HSPD 5: Management of Domestic Incidents • HSPD 5: Management of Domestic Incidents (2003) • Federal agencies to take specific steps for planning and incident management • Single, comprehensive national approach to domestic incident management • Mandates creation of National Response Plan (NRP) and National Incident Management System (NIMS)
National Response Plan (NRP) • NRP contents • Base plan • Appendices • Emergency Support Functions (ESFs) • Support Annexes • Incident Annexes • Begins Dec 2004
Coordination Schemes • Great need for multi-agency and multi-jurisdictional coordination in emergency management and disaster. • National Response Plan put into effect in 2005 and massively revised after Hurricane Katrina in 2005, aims to promote the coordination and integration of federal, state, and local emergency management. • Since 2008 the NRP has been replaced by the National Response Framework, which is shorter but chocked full of annexes.
National Incident Management System (NIMS) • NIMS’ Chapter III – “Preparedness cycle” that includes: • planning; • training; • equipping; • exercising; • evaluating; and • taking action to correct or mitigate • Groups must be multijurisdictional in nature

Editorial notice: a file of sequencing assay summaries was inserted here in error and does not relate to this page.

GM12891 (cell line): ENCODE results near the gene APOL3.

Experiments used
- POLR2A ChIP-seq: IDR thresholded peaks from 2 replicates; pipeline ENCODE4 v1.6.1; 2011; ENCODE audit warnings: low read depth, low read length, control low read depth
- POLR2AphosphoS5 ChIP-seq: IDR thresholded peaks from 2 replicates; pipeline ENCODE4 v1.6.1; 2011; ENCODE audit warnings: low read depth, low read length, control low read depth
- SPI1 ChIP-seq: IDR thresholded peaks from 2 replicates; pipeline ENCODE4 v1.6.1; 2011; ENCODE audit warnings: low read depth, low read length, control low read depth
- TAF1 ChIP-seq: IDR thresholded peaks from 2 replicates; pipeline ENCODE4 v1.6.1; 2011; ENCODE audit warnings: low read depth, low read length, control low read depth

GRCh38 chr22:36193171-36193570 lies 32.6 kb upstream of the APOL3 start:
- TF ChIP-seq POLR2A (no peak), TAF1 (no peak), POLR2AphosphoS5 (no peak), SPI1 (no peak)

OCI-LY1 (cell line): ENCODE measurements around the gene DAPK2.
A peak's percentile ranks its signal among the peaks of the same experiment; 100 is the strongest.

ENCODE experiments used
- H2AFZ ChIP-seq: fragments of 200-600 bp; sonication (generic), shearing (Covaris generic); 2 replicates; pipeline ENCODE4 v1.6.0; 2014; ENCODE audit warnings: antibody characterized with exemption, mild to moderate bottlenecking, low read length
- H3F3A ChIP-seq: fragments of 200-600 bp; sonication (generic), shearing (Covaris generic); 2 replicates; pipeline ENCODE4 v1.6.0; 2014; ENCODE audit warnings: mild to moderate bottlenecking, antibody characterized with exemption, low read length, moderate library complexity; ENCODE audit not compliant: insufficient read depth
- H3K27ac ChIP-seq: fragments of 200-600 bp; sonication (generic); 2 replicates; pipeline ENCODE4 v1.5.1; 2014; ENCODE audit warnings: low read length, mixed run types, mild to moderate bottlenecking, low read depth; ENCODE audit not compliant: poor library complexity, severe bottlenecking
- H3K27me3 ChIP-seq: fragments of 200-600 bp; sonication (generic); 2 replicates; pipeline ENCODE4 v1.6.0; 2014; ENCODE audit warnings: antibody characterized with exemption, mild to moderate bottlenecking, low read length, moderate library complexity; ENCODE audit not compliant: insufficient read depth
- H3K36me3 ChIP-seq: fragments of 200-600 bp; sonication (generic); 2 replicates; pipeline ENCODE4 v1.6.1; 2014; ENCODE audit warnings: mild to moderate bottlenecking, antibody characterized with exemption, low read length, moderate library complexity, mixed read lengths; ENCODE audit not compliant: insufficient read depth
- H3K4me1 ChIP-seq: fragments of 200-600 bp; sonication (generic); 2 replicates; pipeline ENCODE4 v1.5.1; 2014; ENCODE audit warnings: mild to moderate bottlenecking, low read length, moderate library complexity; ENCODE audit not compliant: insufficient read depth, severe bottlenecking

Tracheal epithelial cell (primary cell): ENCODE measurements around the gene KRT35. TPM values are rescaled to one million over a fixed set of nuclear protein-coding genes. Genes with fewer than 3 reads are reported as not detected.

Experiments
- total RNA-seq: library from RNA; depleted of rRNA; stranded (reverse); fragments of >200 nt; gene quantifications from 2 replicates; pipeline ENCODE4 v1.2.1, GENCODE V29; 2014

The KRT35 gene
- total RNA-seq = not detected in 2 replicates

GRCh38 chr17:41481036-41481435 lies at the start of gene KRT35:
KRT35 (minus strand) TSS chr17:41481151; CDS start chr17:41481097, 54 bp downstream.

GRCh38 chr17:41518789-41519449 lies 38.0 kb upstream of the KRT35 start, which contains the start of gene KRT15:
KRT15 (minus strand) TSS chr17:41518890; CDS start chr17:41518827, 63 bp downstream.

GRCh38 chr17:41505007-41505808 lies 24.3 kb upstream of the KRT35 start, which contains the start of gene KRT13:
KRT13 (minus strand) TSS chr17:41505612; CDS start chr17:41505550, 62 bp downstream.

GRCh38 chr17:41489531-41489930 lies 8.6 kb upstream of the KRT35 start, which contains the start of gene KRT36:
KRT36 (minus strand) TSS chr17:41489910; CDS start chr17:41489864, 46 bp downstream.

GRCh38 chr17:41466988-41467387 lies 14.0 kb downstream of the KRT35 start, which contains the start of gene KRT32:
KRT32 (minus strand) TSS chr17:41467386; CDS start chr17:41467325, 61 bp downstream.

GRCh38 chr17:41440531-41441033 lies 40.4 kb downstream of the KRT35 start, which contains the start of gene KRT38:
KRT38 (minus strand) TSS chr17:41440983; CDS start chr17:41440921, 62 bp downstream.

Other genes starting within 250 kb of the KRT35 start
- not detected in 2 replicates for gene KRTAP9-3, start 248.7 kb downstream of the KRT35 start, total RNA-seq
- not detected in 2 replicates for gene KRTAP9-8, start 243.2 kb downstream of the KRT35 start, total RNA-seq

Disaster Recovery • Long ignored as a field of research. • There are many objective measures and indicators that can be used to examine recovery over time. • When is disaster recovery achieved? • Who will support rendering of presidential declaration data in successive cuts over time so as to provide longitudinal measures of recovery through Federal disaster assistance?
Presidential Declarations of Major Disaster and Emergency • A tool for examining disaster recovery • A means of educating the public from the county level to state-wide level on the need to engage in disaster mitigation. • Where to go? see http://www.fema.gov/news/disasters.fema and www.peripresdecusa.org my site.
Long-Term Recovery and Disaster Relief • Sustainable assistance – the long-term view • Linking with long-term development plans – the APA study of comprehensive plans • Using the opportunity to change development patterns, economies, cultures and societies • Linking with hazard mitigation plans to build community resilience – risk-driven planning • Building community awareness and commitment to risk-reduction • Assuring community-driven development
Humanitarian Relief and Risk Reduction • Donor prerogatives • Community values and preferences • Pre-disaster conditions – poverty, housing, land ownership, food and water issues • Horse and cart issues – what comes first? Priority setting • The importance of sequencing in aid